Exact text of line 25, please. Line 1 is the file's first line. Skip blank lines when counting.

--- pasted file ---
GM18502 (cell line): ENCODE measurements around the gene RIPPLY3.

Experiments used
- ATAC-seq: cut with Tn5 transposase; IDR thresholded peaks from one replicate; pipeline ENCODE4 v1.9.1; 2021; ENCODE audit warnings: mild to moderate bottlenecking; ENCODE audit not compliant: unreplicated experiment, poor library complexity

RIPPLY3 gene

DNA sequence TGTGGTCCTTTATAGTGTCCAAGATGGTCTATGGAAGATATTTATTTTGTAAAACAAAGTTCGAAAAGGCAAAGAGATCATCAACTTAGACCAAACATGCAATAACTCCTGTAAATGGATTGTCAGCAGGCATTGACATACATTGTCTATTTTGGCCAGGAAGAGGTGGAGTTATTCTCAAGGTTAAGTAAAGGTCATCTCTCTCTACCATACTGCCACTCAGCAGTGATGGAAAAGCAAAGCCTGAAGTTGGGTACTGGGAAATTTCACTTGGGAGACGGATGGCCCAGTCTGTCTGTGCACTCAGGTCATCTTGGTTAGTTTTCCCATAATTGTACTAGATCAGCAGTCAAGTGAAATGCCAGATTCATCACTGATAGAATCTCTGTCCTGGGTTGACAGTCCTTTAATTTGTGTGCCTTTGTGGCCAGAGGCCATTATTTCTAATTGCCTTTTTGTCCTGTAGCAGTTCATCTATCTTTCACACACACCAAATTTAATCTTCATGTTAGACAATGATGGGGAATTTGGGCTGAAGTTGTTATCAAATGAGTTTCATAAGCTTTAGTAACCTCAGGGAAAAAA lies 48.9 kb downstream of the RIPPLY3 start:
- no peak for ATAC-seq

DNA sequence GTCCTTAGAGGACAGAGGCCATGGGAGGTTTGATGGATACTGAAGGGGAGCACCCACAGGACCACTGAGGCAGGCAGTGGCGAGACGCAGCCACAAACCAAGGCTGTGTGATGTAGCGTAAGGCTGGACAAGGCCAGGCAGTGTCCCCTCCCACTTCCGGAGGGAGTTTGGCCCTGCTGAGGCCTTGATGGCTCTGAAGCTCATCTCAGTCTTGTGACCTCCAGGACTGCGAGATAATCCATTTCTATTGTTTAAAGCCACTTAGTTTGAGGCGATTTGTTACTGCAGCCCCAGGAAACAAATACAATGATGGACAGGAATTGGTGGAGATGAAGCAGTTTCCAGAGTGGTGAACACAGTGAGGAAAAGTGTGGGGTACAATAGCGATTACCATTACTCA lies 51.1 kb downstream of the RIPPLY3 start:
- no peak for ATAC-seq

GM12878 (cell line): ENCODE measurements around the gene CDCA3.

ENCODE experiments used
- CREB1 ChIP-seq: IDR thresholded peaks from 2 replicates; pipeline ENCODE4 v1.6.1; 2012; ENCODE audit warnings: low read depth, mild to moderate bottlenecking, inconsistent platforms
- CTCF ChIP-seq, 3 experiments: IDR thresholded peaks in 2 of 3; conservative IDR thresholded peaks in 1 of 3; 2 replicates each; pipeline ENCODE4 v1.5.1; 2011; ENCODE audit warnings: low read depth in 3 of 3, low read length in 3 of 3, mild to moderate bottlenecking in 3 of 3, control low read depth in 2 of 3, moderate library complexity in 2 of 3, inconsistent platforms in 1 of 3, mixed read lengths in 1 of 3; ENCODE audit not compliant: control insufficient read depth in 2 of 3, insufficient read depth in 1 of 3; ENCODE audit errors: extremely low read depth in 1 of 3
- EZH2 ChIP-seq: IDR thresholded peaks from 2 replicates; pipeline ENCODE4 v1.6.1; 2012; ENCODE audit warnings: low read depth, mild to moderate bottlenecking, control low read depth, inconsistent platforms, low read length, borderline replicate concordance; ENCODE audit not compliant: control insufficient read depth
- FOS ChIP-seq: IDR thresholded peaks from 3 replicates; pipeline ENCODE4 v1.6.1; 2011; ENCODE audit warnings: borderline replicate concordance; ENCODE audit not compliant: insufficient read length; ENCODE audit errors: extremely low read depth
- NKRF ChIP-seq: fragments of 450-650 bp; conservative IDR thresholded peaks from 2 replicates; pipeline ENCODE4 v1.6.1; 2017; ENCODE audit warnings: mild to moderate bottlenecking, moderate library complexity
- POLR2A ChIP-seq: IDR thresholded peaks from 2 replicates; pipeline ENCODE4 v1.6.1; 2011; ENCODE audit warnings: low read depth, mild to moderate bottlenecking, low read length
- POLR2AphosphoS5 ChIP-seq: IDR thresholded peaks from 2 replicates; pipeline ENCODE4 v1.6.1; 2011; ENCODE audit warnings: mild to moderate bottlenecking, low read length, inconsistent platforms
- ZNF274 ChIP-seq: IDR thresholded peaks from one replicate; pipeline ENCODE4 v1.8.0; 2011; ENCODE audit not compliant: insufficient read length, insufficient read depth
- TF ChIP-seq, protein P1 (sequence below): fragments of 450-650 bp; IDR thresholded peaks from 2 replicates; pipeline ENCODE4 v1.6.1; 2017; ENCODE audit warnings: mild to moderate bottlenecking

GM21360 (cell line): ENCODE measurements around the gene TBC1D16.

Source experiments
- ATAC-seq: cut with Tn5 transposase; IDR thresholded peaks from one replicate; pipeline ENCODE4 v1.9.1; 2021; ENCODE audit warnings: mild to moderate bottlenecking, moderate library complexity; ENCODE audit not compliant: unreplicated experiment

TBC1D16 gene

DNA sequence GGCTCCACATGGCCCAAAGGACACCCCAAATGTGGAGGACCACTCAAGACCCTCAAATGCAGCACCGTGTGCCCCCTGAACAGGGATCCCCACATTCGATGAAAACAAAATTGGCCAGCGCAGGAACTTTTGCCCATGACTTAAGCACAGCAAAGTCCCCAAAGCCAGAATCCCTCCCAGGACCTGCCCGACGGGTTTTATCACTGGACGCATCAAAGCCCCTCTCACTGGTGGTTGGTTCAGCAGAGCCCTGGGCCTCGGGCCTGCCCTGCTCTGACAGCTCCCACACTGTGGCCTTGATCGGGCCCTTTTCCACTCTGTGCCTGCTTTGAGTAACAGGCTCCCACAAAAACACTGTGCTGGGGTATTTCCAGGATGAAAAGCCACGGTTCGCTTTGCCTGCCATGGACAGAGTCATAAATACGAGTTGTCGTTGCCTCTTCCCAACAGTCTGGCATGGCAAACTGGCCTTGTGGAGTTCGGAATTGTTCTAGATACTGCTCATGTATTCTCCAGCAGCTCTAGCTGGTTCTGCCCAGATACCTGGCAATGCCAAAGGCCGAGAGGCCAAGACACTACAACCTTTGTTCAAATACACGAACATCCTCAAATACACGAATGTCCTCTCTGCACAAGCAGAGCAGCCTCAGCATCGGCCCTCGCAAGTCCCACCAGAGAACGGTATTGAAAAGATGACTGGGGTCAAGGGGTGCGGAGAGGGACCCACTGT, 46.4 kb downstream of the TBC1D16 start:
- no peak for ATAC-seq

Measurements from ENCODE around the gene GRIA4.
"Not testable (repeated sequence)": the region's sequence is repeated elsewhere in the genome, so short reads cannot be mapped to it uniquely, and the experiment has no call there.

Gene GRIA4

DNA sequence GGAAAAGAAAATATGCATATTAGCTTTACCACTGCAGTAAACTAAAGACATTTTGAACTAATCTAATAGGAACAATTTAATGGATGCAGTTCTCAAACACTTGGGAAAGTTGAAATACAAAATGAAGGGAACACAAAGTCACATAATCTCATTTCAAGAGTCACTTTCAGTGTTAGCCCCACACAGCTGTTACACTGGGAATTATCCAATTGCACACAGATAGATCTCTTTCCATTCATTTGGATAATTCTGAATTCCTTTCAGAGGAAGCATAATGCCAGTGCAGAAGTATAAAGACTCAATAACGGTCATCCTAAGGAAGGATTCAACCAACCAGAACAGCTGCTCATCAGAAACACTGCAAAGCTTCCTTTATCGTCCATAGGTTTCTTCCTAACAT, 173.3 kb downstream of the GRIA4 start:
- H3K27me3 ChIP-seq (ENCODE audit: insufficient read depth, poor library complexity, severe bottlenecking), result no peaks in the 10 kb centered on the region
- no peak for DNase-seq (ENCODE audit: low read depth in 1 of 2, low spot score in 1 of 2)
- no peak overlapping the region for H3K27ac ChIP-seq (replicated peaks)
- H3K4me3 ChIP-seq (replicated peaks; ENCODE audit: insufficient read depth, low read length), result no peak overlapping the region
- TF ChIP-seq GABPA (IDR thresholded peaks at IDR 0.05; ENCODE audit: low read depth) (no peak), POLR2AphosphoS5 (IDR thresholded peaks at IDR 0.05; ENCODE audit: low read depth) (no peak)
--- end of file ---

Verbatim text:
- no peak for ATAC-seq